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NLRB Continues the March Madness by Recognizing College-Athletes as Employees

On Behalf of | Mar 28, 2014 | Business Litigation

Yesterday, the Chicago regional office of the National Labor Relations Board (“NLRB”) issued a decision that could dramatically change the landscape of college athletics as we know it today. The Regional Director for the NLRB found that scholarship football players at Northwestern University are considered employees within the meaning of the National Labor Relations Act (“NLRA”), and therefore, eligible for union representation. This drastic departure from the traditional notion of a student-athlete will almost certainly be appealed and litigated for years to come.

In reaching its conclusion, the Regional Director defined an “employee” as “a person who performs services for another under a contract of hire, subject to the other’s control or right of control, and in return for payment.” The RD found that the scholarship football players performed valuable services for the university that resulted in Northwestern generating approximately $235 million in revenue over a nine year period. The RD found that these players were compensated in the form of tuition, fees, room and board up to $76,000 per year and that the “tender” they signed before being granted a scholarship was akin to an employment agreement. The RD also found the players are subject to the university’s control taking into consideration the fact that players devoted almost 40-50 hours of their time each week to football-related activities and the coaches exercised control over most aspects of the players’ private lives, including living arrangements, outside employment, and even Internet postings.

The university argued that the scholarship football players were analogous to graduate assistants, who were previously found by the NLRB to not be employees. The Regional Director distinguished this argument by finding that football players are not primarily students given their time commitment to football-related activities, the fact that their athletic duties did not constitutes a core element of their educational degree, and ultimately found “that the overall relationship between the graduate assistants and their university was primarily an educational one, rather than an economic one.”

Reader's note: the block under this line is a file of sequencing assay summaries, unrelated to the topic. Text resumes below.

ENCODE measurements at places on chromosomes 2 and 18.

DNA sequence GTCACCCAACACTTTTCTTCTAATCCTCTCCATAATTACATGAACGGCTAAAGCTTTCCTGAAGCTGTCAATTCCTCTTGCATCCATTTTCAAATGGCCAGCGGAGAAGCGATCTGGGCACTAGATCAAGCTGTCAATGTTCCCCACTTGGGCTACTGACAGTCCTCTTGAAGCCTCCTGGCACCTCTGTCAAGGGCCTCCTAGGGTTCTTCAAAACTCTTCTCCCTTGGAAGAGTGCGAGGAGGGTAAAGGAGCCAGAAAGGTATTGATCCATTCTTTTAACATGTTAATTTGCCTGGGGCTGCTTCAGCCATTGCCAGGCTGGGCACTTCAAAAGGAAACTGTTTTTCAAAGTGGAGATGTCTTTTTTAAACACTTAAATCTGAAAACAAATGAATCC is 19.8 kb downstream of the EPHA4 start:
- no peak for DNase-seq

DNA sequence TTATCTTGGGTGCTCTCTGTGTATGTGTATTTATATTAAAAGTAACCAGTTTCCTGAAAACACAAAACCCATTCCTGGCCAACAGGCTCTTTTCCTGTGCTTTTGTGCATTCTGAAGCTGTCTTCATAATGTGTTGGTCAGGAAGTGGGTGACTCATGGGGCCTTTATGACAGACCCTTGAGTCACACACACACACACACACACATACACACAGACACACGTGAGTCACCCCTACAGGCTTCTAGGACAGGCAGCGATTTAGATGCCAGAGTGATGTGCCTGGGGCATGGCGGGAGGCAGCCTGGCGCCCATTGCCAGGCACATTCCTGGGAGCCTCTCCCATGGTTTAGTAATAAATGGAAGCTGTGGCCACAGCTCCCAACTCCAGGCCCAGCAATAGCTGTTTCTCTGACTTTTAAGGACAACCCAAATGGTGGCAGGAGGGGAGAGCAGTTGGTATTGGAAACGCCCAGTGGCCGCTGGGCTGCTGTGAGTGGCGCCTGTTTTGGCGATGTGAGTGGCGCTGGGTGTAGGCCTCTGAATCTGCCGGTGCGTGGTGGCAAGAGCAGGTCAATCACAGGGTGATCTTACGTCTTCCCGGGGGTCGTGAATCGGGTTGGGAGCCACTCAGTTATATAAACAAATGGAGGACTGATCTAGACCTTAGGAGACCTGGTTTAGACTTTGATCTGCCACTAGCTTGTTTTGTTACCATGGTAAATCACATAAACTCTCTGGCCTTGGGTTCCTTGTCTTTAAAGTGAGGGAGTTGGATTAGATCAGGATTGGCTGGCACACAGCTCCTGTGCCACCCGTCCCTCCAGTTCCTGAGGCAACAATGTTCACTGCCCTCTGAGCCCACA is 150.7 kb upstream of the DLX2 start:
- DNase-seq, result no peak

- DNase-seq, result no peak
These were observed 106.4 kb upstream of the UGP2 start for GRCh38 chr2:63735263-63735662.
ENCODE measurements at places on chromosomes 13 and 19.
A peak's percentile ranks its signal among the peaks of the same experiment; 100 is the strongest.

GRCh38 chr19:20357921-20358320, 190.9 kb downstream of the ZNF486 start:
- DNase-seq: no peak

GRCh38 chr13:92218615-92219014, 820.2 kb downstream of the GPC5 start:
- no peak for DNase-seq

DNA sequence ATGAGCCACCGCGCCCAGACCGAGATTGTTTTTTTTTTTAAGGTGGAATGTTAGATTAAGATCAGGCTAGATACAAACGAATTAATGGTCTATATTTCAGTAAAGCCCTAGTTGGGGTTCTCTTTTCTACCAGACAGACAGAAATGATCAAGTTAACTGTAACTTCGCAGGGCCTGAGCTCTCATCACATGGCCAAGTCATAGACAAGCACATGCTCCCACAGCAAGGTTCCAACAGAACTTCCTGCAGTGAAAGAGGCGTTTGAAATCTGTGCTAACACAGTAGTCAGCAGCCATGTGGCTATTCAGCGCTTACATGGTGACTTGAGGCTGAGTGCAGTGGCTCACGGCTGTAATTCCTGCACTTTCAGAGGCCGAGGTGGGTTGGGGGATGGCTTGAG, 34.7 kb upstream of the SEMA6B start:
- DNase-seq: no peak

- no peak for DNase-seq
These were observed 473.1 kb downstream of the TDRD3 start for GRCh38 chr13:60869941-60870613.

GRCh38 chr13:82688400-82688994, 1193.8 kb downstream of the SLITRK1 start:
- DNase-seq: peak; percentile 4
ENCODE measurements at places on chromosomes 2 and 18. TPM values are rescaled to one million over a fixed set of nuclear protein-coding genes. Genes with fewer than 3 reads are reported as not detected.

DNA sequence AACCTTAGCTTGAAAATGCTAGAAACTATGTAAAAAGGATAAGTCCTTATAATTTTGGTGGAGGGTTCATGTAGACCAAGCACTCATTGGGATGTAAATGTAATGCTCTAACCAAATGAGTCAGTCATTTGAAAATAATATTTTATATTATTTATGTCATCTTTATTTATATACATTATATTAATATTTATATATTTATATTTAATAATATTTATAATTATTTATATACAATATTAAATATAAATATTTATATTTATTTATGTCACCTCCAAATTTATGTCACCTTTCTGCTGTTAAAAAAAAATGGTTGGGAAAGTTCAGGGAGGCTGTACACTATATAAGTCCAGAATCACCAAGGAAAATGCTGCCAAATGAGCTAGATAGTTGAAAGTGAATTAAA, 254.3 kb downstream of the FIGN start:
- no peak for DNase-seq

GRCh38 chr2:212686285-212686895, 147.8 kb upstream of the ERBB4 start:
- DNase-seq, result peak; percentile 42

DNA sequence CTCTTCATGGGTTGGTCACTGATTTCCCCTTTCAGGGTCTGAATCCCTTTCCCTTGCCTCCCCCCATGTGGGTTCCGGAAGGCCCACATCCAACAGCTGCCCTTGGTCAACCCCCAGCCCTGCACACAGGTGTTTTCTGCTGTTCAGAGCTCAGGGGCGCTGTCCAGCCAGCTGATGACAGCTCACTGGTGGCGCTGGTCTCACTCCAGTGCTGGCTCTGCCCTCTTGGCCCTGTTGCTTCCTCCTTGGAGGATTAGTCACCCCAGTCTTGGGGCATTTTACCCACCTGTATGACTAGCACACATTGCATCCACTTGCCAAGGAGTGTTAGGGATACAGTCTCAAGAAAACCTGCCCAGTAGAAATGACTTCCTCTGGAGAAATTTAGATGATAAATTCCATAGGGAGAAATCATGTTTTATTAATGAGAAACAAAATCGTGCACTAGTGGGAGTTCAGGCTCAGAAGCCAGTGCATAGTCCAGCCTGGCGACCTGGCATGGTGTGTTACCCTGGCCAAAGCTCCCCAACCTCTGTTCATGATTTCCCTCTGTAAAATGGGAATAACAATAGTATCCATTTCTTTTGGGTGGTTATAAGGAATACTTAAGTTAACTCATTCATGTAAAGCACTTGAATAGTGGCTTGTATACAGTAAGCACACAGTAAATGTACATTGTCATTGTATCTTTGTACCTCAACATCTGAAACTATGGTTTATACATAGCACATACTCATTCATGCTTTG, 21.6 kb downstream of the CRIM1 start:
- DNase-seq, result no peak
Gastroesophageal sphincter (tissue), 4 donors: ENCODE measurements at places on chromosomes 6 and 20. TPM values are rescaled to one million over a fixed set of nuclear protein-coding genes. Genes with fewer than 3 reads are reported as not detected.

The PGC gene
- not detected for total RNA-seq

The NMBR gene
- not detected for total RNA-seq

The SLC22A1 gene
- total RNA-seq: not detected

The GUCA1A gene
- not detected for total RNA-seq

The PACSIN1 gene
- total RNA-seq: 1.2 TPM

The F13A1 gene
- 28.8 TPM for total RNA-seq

The Northwestern football players are seeking to bargain for guaranteed scholarships, post-career medical benefits, and limited contact for practices. If this ruling is upheld, players would now be able to bargain for additional matters such as allowing athletes to accept endorsements while in school or even being paid for playing collegiate athletics. As we’ve seen with professional sports, collective bargaining can also lead to player strikes and lock outs, which has canceled seasons in their entirety in the event players and universities are at an impasse.

Though this could lead to a significant change in college athletics, the decision is limited to scholarship players (not walk-ons) at private schools. Public universities comprise the vast majority of FBS Division I teams, and they would need to follow their own state’s laws related to collective bargaining. However, the ripple effects of this decision could lead to other employment related consequences, such as a determination that players are considered “employees” under the FLSA, thereby entitling them to back wages and potential overtime claims, workers compensation claims from football-related injuries, and unemployment compensation in the event a student is cut from the program.

In our opinion, this decision undermines the true meaning of collegiate student athletes – they are students first, and athletes second. By regarding students as “employees,” this administration is now taking the position that these players should be considered blue-collar workers. By treating students as blue-collar workers, the true reason for why they are at a given university – to receive an education – is eroded even further, if not entirely as universities will now view their players purely through economic lenses and measured by the revenue they bring in.

A more practical approach to solve this dilemma may be to set up an educational trust for these athletes. Revenue generated from collegiate programs could go into a trust that is set-up exclusively to benefit these athletes’ continued educational pursuit. The vast majority of collegiate athletes will not go on to play professionally and by setting up a trust that can be used to pursue graduate and doctoral degrees, you are incentivizing these athletes to continue their education, and using their prior athletic commitment as a means to fund that pursuit. This is just one of the alternatives we feel is better than throwing blue collars on these student athletes and leaving the majority of them at the end of their collegiate career without any means to pursue a career in anything other than sports. The government should not pigeonhole these student athletes into the football field or basketball court, but rather, promote incentives that allow these players to continue their educational pursuit beyond their playing days.

Nick Johnson is an attorney with Washington, DC business law firm Berenzweig Leonard. He can be reached at [email protected].

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